• Send an alert to baggage operations to locate the bag and determine the fastest way to get it to the traveler’s destination.

Scenario 2: Take an Alternate Business Process Route
Consider a business process representing the interactions between the telesales representative at a communications service provider and its customers. A CEP-enabled BAM dashboard shows the representative, in real time, the various parts required to fulfill an order. If the provisioning date is not acceptable to the customer, the representative can send out an alert to the provisioning department responsible for the delay. The representative then takes an alternate route and searches for and finds a backup supplier who can provide it much sooner. Consequently, the business process follows this alternate path to provide the necessary part and fulfills the customer order on time.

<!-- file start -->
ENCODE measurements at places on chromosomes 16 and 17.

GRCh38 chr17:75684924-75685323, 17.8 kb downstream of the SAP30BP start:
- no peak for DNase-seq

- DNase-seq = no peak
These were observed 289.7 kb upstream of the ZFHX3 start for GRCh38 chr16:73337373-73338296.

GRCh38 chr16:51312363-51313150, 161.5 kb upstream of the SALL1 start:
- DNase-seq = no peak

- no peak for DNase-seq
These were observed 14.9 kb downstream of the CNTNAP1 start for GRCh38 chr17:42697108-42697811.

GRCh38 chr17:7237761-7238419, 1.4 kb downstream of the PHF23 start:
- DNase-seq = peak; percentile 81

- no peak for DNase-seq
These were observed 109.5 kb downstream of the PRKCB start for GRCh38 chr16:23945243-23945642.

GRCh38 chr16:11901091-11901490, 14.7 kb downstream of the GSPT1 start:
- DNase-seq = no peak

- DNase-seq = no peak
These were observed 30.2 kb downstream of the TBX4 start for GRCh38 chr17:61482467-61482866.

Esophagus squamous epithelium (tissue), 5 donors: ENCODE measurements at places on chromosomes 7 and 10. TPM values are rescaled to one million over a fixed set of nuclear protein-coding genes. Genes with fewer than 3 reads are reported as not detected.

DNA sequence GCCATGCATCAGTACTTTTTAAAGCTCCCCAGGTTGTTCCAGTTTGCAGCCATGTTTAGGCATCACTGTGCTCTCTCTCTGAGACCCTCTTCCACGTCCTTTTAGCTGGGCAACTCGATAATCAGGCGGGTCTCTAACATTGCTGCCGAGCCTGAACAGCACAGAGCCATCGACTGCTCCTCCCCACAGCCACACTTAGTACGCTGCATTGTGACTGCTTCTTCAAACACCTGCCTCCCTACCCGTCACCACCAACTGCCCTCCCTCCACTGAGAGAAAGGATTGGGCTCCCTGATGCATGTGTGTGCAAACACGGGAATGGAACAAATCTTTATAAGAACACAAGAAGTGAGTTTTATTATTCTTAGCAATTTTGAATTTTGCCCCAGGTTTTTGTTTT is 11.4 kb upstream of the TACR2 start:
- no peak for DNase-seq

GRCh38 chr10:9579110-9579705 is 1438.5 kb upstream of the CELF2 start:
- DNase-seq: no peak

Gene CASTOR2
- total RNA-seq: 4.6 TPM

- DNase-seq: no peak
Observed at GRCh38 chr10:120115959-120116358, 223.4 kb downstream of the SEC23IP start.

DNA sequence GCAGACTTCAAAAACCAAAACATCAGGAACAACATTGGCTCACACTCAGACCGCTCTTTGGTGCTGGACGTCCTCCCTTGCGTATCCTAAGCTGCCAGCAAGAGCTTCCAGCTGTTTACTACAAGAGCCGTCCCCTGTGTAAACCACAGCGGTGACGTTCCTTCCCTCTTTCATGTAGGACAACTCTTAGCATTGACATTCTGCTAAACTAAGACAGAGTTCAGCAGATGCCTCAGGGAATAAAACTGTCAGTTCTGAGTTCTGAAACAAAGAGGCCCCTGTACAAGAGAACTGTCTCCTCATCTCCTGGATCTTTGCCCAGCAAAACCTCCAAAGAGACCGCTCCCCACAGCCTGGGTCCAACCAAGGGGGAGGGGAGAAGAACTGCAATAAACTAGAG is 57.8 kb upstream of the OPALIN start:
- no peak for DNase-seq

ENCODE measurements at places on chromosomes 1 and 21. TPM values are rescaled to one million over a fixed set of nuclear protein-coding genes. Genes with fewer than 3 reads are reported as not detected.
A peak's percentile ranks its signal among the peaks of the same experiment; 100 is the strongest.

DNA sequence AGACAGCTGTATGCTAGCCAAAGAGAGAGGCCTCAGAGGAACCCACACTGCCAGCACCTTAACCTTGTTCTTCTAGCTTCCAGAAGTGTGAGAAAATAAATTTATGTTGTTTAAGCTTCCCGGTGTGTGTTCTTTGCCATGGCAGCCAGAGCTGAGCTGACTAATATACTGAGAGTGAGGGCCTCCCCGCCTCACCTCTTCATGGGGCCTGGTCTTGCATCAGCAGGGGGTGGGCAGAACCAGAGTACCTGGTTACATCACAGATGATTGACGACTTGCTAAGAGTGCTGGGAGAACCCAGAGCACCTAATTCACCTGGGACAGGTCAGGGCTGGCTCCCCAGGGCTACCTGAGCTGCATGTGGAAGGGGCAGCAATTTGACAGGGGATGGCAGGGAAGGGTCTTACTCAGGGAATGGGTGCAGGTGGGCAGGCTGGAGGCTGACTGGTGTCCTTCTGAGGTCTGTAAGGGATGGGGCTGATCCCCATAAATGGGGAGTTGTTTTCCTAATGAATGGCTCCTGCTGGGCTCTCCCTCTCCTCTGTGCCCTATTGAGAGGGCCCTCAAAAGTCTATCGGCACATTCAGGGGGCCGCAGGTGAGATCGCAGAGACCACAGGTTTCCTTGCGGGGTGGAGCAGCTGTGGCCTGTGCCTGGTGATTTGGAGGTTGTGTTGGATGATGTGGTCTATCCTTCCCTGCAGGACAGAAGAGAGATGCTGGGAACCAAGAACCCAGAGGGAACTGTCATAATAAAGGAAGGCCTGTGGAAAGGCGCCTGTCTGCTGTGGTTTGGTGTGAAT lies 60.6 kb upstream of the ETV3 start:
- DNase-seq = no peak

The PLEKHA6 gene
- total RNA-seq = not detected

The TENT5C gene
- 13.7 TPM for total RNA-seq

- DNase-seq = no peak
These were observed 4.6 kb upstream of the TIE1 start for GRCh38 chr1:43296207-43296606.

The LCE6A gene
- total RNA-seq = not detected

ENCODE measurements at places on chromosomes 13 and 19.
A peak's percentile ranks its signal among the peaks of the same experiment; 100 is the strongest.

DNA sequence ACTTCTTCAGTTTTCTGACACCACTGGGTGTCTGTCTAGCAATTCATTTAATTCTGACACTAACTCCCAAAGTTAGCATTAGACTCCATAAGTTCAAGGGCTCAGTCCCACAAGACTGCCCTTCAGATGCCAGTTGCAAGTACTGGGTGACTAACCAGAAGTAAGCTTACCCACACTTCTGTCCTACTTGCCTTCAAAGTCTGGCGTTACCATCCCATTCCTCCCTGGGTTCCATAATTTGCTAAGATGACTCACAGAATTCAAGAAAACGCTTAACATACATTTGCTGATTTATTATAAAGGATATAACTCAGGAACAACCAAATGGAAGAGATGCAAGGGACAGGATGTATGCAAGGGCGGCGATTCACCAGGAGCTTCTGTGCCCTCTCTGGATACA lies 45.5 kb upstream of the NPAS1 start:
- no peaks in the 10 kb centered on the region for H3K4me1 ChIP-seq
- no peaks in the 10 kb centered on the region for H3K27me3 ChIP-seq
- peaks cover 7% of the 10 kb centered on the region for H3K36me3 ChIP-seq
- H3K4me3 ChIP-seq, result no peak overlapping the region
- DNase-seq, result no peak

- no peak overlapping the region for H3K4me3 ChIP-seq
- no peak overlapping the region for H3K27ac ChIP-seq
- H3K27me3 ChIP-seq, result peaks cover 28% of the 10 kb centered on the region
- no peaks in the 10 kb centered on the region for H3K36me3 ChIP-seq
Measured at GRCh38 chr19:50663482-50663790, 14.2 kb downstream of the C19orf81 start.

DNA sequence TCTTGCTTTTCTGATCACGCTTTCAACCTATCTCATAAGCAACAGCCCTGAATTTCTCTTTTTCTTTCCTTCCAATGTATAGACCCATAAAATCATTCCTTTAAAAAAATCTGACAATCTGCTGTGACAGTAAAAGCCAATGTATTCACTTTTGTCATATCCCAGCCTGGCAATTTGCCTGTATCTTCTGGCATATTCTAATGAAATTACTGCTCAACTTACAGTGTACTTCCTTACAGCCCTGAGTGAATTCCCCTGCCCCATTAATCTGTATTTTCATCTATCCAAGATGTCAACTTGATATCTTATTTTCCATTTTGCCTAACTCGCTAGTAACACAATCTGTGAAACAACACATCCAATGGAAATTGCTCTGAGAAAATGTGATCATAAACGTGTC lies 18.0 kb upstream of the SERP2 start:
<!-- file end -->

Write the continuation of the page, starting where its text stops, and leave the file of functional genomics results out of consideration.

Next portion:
Scenario 3: Prevent Service-Level Agreement Violations
Consider when a new loan application is made, it initiates a loan origination process that sends request events to three services: income review, credit check, and house appraisal. There are hundreds of these loan applications in the system at any one time. CEP can be used to monitor the process instances to detect loan amounts of more than US$1 million. The CEP engine has an event pattern trigger that responds when the income review, credit check, and house appraisal steps for the same loan are completed. If the time it takes to complete these three events exceeds a preset limit, then the overall process instance for that loan is judged to be in danger of violating the SLA. An alert is triggered and an action is taken: the priority for executing the risk assessment is raised.

Scenario 4: End a “Rogue” Business Process